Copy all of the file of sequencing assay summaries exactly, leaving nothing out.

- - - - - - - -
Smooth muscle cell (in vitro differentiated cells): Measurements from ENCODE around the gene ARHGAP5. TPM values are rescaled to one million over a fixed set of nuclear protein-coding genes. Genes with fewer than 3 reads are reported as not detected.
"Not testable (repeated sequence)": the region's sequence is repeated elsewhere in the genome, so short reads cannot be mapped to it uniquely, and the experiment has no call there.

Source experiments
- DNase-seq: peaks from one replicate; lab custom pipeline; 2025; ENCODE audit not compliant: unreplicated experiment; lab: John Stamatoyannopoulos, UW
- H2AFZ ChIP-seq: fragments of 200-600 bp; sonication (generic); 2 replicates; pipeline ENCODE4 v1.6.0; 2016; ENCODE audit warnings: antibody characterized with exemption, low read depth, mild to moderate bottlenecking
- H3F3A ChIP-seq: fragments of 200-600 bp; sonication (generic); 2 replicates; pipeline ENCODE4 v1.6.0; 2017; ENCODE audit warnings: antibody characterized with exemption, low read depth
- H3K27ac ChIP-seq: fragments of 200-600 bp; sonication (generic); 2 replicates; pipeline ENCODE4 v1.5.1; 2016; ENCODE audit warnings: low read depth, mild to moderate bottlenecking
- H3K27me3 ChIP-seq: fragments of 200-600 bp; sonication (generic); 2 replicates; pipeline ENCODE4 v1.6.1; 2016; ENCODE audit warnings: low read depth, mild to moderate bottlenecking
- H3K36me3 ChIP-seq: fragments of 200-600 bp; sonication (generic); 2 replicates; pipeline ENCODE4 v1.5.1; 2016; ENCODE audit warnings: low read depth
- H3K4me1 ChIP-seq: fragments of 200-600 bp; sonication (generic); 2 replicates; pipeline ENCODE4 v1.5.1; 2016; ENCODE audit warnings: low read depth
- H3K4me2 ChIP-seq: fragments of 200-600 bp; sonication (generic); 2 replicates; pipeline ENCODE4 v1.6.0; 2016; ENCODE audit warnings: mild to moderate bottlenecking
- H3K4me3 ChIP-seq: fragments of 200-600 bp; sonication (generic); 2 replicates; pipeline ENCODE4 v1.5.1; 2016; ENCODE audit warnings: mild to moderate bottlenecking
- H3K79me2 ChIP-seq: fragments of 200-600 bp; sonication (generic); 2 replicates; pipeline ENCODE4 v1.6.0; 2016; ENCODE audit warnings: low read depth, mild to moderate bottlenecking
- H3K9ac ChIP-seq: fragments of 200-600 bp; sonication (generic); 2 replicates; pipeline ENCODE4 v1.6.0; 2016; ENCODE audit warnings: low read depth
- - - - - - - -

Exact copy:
Smooth muscle cell (in vitro differentiated cells): Measurements from ENCODE around the gene ARHGAP5. TPM values are rescaled to one million over a fixed set of nuclear protein-coding genes. Genes with fewer than 3 reads are reported as not detected.
"Not testable (repeated sequence)": the region's sequence is repeated elsewhere in the genome, so short reads cannot be mapped to it uniquely, and the experiment has no call there.

Source experiments
- DNase-seq: peaks from one replicate; lab custom pipeline; 2025; ENCODE audit not compliant: unreplicated experiment; lab: John Stamatoyannopoulos, UW
- H2AFZ ChIP-seq: fragments of 200-600 bp; sonication (generic); 2 replicates; pipeline ENCODE4 v1.6.0; 2016; ENCODE audit warnings: antibody characterized with exemption, low read depth, mild to moderate bottlenecking
- H3F3A ChIP-seq: fragments of 200-600 bp; sonication (generic); 2 replicates; pipeline ENCODE4 v1.6.0; 2017; ENCODE audit warnings: antibody characterized with exemption, low read depth
- H3K27ac ChIP-seq: fragments of 200-600 bp; sonication (generic); 2 replicates; pipeline ENCODE4 v1.5.1; 2016; ENCODE audit warnings: low read depth, mild to moderate bottlenecking
- H3K27me3 ChIP-seq: fragments of 200-600 bp; sonication (generic); 2 replicates; pipeline ENCODE4 v1.6.1; 2016; ENCODE audit warnings: low read depth, mild to moderate bottlenecking
- H3K36me3 ChIP-seq: fragments of 200-600 bp; sonication (generic); 2 replicates; pipeline ENCODE4 v1.5.1; 2016; ENCODE audit warnings: low read depth
- H3K4me1 ChIP-seq: fragments of 200-600 bp; sonication (generic); 2 replicates; pipeline ENCODE4 v1.5.1; 2016; ENCODE audit warnings: low read depth
- H3K4me2 ChIP-seq: fragments of 200-600 bp; sonication (generic); 2 replicates; pipeline ENCODE4 v1.6.0; 2016; ENCODE audit warnings: mild to moderate bottlenecking
- H3K4me3 ChIP-seq: fragments of 200-600 bp; sonication (generic); 2 replicates; pipeline ENCODE4 v1.5.1; 2016; ENCODE audit warnings: mild to moderate bottlenecking
- H3K79me2 ChIP-seq: fragments of 200-600 bp; sonication (generic); 2 replicates; pipeline ENCODE4 v1.6.0; 2016; ENCODE audit warnings: low read depth, mild to moderate bottlenecking
- H3K9ac ChIP-seq: fragments of 200-600 bp; sonication (generic); 2 replicates; pipeline ENCODE4 v1.6.0; 2016; ENCODE audit warnings: low read depth